Skip to Content

Energy-Saving Screens

December 1, 2004

Processors and memory chips keep growing in capacity, but batteries don’t improve fast enough to keep up. So the only way to increase the battery life of mobile devices such as PDAs and smart phones is to reduce the amount of power they consume. Working with a new generation of displays based on organic light-emitting diodes (OLEDs), researchers at Hewlett-Packard have found a way to do that: dimming the parts of the screen that aren’t in use.

“We have energy-aware central processors; why don’t we have energy-aware interfaces?” asks Parthasarathy Ranganathan, a senior research scientist at HP Labs. The prevailing approach to energy-saving displays – leaving the entire screen illuminated while a device is active but turning it off after a minute or two of inactivity – is less than ideal, since it uses a lot of energy when the screen’s on and, when it’s off, forces the user to push a button to return to his or her task. Instead, Ranganathan’s team developed special software that monitors a PDA’s screen when it’s in use and automatically dims the unimportant pixels – for example, everything in the background behind an active pop-up menu or dialogue box.

In studies with human volunteers, Ranganathan’s team found that Pocket PC devices equipped with the energy-saving software could last 1.3 to 8 times longer on a single charge than those without the software. Not only that, but “95 percent of our users preferred the new interfaces, even without the energy advantages,” Ranganathan says. “Deemphasizing low-interest areas means you’re emphasizing high-interest areas” – which seemed to help users focus on their immediate tasks.

The method is not effective with most of today’s standard liquid-crystal displays, which are illuminated by fluorescent bulbs that remain on even if a particular group of pixels is dark. But in OLED screens, each pixel emits its own light, so “if you turn off a pixel, you don’t have to spend power on it,” explains Ranganathan. Since phones and PDAs with OLED screens are expected to become commonplace within two years, the new software could soon be a standard feature of the operating systems of mobile devices.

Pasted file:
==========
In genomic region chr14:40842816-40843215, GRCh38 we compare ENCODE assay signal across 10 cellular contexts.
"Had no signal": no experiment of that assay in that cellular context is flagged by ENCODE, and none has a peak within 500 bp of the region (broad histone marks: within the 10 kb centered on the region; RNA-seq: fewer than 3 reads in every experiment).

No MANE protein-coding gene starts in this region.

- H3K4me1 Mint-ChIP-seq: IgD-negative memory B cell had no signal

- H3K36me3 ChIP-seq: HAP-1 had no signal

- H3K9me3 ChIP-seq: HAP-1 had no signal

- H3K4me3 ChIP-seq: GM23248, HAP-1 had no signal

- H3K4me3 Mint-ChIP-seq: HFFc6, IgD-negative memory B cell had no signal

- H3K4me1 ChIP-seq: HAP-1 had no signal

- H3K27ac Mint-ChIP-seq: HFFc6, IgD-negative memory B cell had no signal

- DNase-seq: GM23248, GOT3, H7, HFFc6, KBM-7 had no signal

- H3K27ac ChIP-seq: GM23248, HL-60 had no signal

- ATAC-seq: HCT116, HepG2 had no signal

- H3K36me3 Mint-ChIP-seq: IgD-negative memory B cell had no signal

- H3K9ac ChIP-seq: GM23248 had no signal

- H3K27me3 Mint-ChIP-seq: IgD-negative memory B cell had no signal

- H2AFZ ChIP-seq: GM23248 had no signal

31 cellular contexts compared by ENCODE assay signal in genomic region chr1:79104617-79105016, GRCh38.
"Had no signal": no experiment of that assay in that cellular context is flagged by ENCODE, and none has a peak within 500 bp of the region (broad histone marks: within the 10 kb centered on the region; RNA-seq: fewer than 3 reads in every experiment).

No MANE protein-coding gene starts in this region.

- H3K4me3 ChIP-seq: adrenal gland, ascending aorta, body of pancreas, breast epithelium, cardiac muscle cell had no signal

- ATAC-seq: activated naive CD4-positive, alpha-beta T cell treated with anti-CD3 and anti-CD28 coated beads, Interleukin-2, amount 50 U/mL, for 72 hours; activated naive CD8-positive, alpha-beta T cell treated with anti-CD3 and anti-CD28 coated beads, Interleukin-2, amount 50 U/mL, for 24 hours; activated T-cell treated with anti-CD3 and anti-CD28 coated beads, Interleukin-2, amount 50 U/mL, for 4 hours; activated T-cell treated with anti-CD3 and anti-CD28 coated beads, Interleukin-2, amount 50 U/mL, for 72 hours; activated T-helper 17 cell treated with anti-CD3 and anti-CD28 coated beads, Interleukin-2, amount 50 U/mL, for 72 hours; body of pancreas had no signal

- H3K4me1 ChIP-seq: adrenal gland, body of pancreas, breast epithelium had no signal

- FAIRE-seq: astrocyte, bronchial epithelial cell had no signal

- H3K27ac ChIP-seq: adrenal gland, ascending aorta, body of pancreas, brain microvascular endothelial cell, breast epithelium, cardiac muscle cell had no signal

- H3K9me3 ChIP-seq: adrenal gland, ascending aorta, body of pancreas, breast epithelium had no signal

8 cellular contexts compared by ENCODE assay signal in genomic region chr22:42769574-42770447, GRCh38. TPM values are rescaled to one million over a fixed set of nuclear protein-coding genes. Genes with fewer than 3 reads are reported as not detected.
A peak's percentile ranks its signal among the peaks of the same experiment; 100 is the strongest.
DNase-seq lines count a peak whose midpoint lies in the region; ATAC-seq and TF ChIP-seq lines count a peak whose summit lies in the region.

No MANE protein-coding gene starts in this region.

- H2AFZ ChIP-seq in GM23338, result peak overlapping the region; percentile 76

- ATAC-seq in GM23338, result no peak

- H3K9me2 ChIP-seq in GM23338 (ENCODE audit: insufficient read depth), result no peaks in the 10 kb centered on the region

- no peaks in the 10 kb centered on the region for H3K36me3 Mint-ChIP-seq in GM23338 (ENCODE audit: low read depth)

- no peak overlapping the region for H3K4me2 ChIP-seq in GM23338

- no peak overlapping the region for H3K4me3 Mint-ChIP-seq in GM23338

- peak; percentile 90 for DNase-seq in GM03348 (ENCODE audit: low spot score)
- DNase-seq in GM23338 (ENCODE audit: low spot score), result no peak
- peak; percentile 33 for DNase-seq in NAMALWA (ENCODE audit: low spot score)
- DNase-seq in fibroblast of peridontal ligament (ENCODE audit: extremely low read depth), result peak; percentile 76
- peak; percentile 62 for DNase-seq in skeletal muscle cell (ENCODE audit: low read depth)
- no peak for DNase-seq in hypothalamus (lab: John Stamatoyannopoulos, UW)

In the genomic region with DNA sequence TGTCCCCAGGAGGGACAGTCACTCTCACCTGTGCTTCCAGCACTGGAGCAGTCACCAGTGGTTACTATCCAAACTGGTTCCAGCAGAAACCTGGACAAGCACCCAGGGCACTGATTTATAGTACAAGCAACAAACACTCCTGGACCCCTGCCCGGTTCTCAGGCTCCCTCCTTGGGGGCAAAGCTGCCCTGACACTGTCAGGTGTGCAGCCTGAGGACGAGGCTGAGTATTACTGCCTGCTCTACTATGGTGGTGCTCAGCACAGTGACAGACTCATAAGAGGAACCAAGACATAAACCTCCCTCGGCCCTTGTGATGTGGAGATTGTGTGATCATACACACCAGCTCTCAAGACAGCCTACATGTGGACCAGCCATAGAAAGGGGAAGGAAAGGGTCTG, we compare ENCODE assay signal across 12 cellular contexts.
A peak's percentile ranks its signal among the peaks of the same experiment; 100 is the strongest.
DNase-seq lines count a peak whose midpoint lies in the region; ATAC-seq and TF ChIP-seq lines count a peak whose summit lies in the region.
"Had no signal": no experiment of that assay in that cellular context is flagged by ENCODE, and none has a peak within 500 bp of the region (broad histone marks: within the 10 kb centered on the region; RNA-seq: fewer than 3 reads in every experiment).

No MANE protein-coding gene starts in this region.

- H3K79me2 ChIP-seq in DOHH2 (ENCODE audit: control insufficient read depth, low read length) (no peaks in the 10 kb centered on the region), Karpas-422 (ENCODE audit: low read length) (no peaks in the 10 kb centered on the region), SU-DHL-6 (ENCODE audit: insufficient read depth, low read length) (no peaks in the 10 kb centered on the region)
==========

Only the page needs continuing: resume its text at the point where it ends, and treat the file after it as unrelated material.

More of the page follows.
Keep Reading

Most Popular

Workers disinfect the street outside Shijiazhuang Railway Station
Workers disinfect the street outside Shijiazhuang Railway Station

Why China is still obsessed with disinfecting everything

Most public health bodies dealing with covid have long since moved on from the idea of surface transmission. China’s didn’t—and that helps it control the narrative about the disease’s origins and danger.

individual aging affects covid outcomes concept
individual aging affects covid outcomes concept

Anti-aging drugs are being tested as a way to treat covid

Drugs that rejuvenate our immune systems and make us biologically younger could help protect us from the disease’s worst effects.

Europe's AI Act concept
Europe's AI Act concept

A quick guide to the most important AI law you’ve never heard of

The European Union is planning new legislation aimed at curbing the worst harms associated with artificial intelligence.

Stay connected

Illustration by Rose WongIllustration by Rose Wong

Get the latest updates from
MIT Technology Review

Discover special offers, top stories, upcoming events, and more.

Thank you for submitting your email!

Explore more newsletters

It looks like something went wrong.

We’re having trouble saving your preferences. Try refreshing this page and updating them one more time. If you continue to get this message, reach out to us at customer-service@technologyreview.com with a list of newsletters you’d like to receive.